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Georgia Child Support Guidelines

Child support is financial assistance which is owed by parents to and for the benefit of their children. The state of Georgia requires parents to provide adequate support for their minor children. A parent can't waive a child's right to receive child support.

How to Begin the Child Support Process

To begin the child support process, either parent can fill out the application for child support services by contacting the Georgia Department of Human Resources, Division of Child Support Services. A parent can apply for child support services online or in person at a local child support office.

Who Can Collect Child Support?

Georgia uses child support guidelines established under Section 19-6-15 of the Georgia Code. Child support guidelines take into account a parent's income, as well as their financial obligations outside of requirements to support their children.

Any custodial parent (person having the child more than half the time) or caretaker of a child can collect regular child support from a parent who should contribute. Once you complete the application process, the Georgia Department of Human Resources, Division of Child Support Services will assist you with obtaining initial child support payments, or in the collection of back payments (called arrearages ).

Another way to start the child support process is by hiring a family law attorney or contacting your local legal aid provider. This generally involves a private lawsuit against the other parent.

What Guidelines will the Judge Follow to Determine Child Support?

Georgia uses an "income-sharing" approach to determine the amount of support. Basically, the amount each parent will have to pay in child support will be based upon both the parents' joint incomes, minus any deductions and other financial obligations each parent shoulders. The guidelines are based on Section 19-6-15 of the Georgia Code.

What Does a Court Consider "Income?"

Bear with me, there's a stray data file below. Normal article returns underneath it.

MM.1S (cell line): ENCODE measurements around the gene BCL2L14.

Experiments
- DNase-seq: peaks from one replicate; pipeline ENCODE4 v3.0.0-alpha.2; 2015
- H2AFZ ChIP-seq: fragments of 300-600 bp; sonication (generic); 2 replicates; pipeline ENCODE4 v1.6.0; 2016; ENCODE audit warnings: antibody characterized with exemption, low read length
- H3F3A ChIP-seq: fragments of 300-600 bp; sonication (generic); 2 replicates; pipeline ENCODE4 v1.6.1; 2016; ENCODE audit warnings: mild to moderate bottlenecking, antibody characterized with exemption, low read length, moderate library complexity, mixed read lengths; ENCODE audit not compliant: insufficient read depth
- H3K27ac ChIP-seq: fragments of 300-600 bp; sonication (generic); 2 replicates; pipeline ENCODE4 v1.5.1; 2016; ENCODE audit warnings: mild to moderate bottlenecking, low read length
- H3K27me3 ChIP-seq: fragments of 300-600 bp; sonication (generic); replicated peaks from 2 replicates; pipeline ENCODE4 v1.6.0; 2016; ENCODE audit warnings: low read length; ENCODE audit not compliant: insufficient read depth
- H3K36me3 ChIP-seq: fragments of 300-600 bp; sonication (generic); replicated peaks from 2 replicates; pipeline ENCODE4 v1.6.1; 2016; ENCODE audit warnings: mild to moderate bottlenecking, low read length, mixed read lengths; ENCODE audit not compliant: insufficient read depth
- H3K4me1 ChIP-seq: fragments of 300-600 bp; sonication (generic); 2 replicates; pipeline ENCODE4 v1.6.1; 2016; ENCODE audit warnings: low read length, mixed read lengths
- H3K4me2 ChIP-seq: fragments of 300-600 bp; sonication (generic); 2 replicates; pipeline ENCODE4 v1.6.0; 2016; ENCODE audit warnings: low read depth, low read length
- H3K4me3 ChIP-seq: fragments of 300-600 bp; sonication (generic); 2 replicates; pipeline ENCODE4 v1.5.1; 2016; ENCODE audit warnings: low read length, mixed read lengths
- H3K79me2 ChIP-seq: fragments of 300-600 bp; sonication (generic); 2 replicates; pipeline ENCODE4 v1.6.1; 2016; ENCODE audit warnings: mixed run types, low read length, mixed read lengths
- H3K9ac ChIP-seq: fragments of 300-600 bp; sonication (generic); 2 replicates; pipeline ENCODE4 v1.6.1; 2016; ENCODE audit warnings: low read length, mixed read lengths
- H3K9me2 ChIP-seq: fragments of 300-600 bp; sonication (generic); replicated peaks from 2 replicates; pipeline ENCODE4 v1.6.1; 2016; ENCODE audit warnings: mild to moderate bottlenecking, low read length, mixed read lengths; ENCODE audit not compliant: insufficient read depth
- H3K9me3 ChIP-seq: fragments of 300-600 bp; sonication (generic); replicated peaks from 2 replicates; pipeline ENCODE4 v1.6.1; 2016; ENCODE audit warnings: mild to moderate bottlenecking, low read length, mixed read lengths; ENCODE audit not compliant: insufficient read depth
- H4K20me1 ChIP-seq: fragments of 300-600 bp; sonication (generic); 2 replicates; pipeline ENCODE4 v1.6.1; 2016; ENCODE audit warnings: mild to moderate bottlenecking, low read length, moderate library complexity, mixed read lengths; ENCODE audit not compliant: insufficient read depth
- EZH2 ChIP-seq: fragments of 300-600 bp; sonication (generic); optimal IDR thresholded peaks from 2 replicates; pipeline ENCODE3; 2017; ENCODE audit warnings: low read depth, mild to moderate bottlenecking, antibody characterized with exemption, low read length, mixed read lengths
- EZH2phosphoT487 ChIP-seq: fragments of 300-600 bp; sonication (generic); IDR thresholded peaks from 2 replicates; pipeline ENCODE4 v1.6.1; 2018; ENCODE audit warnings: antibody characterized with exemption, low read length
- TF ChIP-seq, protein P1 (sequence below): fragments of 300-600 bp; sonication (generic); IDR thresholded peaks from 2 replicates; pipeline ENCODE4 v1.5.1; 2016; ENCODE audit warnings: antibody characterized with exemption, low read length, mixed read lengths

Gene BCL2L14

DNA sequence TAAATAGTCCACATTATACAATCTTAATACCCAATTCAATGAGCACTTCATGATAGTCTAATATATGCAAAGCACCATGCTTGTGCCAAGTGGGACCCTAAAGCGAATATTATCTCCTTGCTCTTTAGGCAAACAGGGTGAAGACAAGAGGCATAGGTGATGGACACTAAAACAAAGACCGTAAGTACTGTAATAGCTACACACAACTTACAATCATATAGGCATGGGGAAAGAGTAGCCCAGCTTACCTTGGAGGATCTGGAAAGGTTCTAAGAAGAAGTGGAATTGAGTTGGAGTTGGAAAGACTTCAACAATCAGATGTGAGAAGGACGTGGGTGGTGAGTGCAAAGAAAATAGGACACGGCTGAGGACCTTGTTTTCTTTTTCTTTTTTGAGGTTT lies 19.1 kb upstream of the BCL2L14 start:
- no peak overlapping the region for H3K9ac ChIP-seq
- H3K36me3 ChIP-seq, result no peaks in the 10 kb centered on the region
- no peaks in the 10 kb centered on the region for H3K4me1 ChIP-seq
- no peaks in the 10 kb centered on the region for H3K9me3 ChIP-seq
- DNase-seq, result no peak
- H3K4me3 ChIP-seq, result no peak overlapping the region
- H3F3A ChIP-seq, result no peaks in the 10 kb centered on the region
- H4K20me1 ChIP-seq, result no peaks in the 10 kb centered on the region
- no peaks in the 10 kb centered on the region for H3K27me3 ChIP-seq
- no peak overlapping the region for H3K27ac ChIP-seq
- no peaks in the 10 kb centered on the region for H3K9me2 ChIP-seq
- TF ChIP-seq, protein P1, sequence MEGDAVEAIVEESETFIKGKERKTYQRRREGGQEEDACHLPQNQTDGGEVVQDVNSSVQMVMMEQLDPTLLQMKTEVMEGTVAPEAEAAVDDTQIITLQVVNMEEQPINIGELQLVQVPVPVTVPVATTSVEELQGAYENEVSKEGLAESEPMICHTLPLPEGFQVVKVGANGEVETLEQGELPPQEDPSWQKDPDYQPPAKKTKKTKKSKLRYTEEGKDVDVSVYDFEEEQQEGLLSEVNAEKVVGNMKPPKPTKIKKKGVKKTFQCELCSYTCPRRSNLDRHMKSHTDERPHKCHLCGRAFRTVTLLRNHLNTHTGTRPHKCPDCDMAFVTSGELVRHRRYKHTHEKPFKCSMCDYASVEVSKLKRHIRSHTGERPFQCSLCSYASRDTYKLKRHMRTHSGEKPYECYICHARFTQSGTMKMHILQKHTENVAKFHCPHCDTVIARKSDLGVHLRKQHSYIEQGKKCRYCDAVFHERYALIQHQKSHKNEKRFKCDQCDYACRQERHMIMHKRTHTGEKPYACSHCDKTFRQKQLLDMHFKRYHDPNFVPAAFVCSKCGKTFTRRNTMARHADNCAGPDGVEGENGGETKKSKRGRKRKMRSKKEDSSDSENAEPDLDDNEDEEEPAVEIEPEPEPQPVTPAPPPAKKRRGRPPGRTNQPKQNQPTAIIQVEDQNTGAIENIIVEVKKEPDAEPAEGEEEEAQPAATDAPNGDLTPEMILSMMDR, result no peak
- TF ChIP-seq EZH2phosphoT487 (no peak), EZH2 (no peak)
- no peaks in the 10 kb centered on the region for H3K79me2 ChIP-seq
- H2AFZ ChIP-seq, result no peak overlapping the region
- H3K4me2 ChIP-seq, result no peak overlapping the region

The Court uses a complicated mathematical guideline to determine how much support the non-custodial parent must pay to the custodial parent. First, a judge will determine the gross annual income of both parents and run the numbers through a support calculator.

This is only a guideline and every case is unique and different. A Georgia court can look at salary, interest, trust income, tips, commission, and other sources to determine a parent's income. You have to pay child support even if you receive unemployment benefits, disability benefits, Social Security payments, or worker's compensation payments.

Deviating from Georgia's Child Support Guidelines

The Guidelines are just that: guidelines. A court may increase or decrease the child support order depending on the individual circumstances of both parents and the best interests of the child. Deviations are also addressed within Section 19-6-15 of the Georgia Code. Factors the court looks at include:

  • High Income of the Parents (Combined Income is $30,000 Per Month)
  • Low Income of the Non-Custodial Parent (Earning $1,850 Per Month or Less)
  • Health related insurance
  • Life Insurance (One Parent is Insured and the policy names the child as beneficiary)
  • Child and dependent care tax credit
  • Travel expenses
  • Alimony
  • Mortgage
  • Permanency plan or foster care plan
  • Extraordinary expenses such as medical conditions or education expenses
  • Actual Parenting time

The following table highlights the main provisions of Georgia's Child Support laws. See also Child CustodyChild Support Modifications, and Child Support Enforcement.

Code Section

O.C.G.A. §19-6-15, et seq

Responsible Parties

Both parents

How Support is Calculated

Georgia state guidelines called "Income Shares Model"


Courts uses both parents gross annual income

What is Included in a Support Order

  • Monetary support (food, clothing, & shelter), health insurance, basic education expenses.
  • Might also include child care expenses, extraordinary medical expenses, visitation travel costs, and extracurricular activities.

How Long a Parent Must Pay Child Support

Under the child support guidelines, obligations continue until the child reaches the age of 18, dies, marries, or is emancipated. However, they may also continue if the child is 20 years old and has not graduated from high school. Regardless of whether the child has earned their high school degree, obligations will not continue after the child has reached the age of 20. Consider reviewing the Georgia Child Support Commission's website for more information about child support issues.

Local Child Support Offices

Child Support Office Locator

Learn More About Georgia Child Support Guidelines from a Lawyer

The child support guidelines provided above give a general overview of Georgia's child support laws. If you have questions about your specific situation, or would like help with the process of obtaining child support, it's a good idea to consult with an experienced child support lawyer in Georgia today.

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